I wrote about dreading our holiday travel with twin toddlers, for example, but our flights ended up going swimmingly. TSA agents gave the girls stickers and smiled and chatted with them while scanning our liquids and swabbing our hands. A family wrangling just one baby called us superheroes as we struggled to fold a stroller and sort out a backpack with a toddler strapped to each of our chests. We sat near people who smiled and told us how cute our kids are instead of huffing that they got stuck near two small children on a flight. And I was seated next to an angel. I mean, her name was Mary and she’s a sheep farmer, and her son’s name was Christian. That’s some pretty heavy symbolism, right off the top. But she also held my toddlers, let them play with her jewelry, showed them pictures of her dogs and her sheep on her camera, and let Claire nap across her lap. Her middle school aged son closed the window shade without asking to keep the sun out of little eyes, and happily watched Pixar movies with us on the iPad. They made the flight to Colorado a pleasure, and finding them as my seatmates again on the way back felt like nothing short of a miracle.
This sort of kindness has been happening to us again and again lately. My iPhone was stolen on our vacation in Florida, which would seem to be a data point in the “people are terrible” column. But then a woman I have never met outside of Twitter offered to give me her old iPhone for free, refusing my offer to pay, saying it was just sitting in a drawer since she had upgraded. I accepted it gratefully, doubly thankful for the blessing of being reminded that for every thief, there is also generosity and kindness.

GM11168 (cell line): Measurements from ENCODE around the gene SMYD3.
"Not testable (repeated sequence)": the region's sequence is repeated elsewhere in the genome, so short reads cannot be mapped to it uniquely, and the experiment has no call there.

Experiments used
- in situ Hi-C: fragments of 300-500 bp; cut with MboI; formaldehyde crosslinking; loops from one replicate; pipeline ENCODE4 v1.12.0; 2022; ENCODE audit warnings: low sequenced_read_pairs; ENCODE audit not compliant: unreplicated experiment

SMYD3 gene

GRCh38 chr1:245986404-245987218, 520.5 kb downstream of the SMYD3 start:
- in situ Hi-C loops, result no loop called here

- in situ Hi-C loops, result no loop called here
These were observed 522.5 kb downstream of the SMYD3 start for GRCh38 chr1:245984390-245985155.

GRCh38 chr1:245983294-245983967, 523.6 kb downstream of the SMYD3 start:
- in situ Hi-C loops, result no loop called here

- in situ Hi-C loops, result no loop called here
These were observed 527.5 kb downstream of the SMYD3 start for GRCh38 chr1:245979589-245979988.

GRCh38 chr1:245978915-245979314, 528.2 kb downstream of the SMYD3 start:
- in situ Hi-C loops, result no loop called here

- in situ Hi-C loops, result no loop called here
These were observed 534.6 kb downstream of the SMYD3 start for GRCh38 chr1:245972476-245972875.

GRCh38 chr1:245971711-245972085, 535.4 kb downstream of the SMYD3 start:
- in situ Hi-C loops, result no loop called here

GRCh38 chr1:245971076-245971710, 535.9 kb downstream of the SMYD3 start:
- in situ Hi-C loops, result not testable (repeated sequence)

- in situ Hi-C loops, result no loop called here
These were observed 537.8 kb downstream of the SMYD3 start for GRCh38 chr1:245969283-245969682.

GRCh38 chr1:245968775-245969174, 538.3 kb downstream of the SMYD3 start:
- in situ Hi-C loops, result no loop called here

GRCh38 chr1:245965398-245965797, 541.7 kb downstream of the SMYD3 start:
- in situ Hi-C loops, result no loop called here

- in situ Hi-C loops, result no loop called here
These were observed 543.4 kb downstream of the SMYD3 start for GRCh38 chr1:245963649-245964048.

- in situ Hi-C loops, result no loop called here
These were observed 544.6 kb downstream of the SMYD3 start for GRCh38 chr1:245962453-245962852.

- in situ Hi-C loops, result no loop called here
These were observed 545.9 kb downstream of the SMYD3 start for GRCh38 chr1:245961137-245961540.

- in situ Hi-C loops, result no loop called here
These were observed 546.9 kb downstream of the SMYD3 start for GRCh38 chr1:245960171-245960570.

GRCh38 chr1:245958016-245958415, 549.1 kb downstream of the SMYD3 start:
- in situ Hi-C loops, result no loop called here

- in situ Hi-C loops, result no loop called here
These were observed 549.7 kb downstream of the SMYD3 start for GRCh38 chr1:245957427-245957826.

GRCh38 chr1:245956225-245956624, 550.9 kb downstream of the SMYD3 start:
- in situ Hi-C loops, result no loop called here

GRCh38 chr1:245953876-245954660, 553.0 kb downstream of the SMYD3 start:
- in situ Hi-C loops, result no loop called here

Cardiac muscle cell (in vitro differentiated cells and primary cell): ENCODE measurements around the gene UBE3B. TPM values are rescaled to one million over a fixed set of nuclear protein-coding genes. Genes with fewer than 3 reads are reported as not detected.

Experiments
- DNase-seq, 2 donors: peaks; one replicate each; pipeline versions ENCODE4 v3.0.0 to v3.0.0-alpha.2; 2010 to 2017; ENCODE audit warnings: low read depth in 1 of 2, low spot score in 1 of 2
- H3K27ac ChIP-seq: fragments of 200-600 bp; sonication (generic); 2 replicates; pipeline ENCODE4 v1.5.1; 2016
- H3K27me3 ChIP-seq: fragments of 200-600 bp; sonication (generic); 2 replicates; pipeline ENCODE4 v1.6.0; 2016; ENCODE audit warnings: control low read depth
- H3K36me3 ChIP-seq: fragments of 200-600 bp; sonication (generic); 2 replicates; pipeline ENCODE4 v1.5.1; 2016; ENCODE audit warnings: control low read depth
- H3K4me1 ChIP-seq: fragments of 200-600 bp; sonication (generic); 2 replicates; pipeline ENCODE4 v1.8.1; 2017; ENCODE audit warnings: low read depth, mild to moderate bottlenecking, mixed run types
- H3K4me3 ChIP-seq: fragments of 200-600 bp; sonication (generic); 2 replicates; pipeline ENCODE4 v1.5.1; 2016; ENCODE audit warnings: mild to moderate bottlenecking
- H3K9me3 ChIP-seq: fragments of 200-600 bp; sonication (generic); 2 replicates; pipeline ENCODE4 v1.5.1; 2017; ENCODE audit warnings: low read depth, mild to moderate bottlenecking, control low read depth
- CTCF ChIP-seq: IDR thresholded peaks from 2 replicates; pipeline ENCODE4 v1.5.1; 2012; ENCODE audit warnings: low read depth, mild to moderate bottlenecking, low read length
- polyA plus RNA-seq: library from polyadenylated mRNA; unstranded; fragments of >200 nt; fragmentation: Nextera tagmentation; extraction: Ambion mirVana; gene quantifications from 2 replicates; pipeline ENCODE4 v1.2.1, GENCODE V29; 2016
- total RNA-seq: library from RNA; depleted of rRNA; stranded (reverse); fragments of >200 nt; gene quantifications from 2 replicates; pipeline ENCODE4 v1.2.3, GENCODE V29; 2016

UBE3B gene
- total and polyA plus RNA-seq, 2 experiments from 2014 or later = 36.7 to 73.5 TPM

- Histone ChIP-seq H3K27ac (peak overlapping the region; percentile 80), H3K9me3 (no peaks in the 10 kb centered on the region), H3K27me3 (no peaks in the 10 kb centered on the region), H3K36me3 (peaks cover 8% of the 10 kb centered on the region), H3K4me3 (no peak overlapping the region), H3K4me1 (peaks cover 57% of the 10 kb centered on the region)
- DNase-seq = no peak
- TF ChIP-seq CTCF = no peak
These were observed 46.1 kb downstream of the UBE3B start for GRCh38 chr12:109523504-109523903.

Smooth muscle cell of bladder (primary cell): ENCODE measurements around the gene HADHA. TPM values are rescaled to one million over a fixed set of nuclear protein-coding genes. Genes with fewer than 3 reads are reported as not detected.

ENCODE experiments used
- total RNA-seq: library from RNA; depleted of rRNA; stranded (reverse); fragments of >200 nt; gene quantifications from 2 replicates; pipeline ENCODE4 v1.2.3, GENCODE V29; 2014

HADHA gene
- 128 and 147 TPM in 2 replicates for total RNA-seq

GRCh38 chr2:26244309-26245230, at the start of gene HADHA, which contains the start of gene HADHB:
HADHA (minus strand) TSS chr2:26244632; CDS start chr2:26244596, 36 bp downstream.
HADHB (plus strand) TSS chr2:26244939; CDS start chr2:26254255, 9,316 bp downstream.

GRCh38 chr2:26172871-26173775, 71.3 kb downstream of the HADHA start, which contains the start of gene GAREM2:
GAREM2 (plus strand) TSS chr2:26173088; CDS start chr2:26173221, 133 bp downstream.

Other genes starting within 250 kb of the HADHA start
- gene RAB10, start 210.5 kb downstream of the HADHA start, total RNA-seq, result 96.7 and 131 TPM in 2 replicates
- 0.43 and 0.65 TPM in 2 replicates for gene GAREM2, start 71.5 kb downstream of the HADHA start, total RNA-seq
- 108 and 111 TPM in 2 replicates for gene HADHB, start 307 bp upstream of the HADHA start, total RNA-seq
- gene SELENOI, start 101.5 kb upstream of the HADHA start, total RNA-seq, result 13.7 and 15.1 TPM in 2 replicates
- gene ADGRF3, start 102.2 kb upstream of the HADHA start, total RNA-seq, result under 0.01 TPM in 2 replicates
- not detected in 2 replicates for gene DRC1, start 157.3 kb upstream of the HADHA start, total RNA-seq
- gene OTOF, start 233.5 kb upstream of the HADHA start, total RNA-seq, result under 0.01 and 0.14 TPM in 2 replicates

And then, last week, a crazy thing happened. I got a friend request on Facebook from a stranger with whom I had only one mutual friend. Around that same time, that mutual friend shot me a text: “Missing a wallet?” A delivery driver for a local restaurant had found my wallet run over in the road, picked it up, and given it to the owner of the restaurant, who, used to tracking down people who leave their wallets in the restaurant, set about finding me via Facebook, and, seeing that we had a mutual friend, through him. Not a single thing was missing from my wallet, which I had apparently left on the roof of my car while buckling my kids in. And it was returned to me in a fashion only slightly less miraculous than that time my husband left his iPhone in a Costa Rican taxi cab and it found its way back to him.
Even my casual day-to-day ventures into public with twin toddlers are usually characterized by people holding doors, waving at toddlers, and asking if they can help.